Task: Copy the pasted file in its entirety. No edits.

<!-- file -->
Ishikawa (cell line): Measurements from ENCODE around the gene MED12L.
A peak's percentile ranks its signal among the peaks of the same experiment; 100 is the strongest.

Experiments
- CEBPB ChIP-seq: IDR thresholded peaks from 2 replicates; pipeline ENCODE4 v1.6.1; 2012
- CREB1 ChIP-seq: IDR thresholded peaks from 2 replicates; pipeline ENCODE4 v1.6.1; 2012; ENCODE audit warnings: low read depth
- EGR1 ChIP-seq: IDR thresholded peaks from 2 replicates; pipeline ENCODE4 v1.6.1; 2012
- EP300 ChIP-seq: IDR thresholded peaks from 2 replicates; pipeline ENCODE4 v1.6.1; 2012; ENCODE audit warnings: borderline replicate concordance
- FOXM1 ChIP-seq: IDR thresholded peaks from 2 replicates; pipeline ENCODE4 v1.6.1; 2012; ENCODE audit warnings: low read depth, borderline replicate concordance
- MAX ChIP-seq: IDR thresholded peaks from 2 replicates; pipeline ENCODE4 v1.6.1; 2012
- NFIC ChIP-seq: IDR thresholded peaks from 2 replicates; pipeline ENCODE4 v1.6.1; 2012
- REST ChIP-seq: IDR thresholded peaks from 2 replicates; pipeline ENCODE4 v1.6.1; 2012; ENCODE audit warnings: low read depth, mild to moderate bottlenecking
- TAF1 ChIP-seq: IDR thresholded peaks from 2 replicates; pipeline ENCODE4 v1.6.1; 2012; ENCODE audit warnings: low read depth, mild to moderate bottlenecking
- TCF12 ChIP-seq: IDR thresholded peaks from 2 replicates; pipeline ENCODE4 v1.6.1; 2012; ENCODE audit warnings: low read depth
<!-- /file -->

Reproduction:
Ishikawa (cell line): Measurements from ENCODE around the gene MED12L.
A peak's percentile ranks its signal among the peaks of the same experiment; 100 is the strongest.

Experiments
- CEBPB ChIP-seq: IDR thresholded peaks from 2 replicates; pipeline ENCODE4 v1.6.1; 2012
- CREB1 ChIP-seq: IDR thresholded peaks from 2 replicates; pipeline ENCODE4 v1.6.1; 2012; ENCODE audit warnings: low read depth
- EGR1 ChIP-seq: IDR thresholded peaks from 2 replicates; pipeline ENCODE4 v1.6.1; 2012
- EP300 ChIP-seq: IDR thresholded peaks from 2 replicates; pipeline ENCODE4 v1.6.1; 2012; ENCODE audit warnings: borderline replicate concordance
- FOXM1 ChIP-seq: IDR thresholded peaks from 2 replicates; pipeline ENCODE4 v1.6.1; 2012; ENCODE audit warnings: low read depth, borderline replicate concordance
- MAX ChIP-seq: IDR thresholded peaks from 2 replicates; pipeline ENCODE4 v1.6.1; 2012
- NFIC ChIP-seq: IDR thresholded peaks from 2 replicates; pipeline ENCODE4 v1.6.1; 2012
- REST ChIP-seq: IDR thresholded peaks from 2 replicates; pipeline ENCODE4 v1.6.1; 2012; ENCODE audit warnings: low read depth, mild to moderate bottlenecking
- TAF1 ChIP-seq: IDR thresholded peaks from 2 replicates; pipeline ENCODE4 v1.6.1; 2012; ENCODE audit warnings: low read depth, mild to moderate bottlenecking
- TCF12 ChIP-seq: IDR thresholded peaks from 2 replicates; pipeline ENCODE4 v1.6.1; 2012; ENCODE audit warnings: low read depth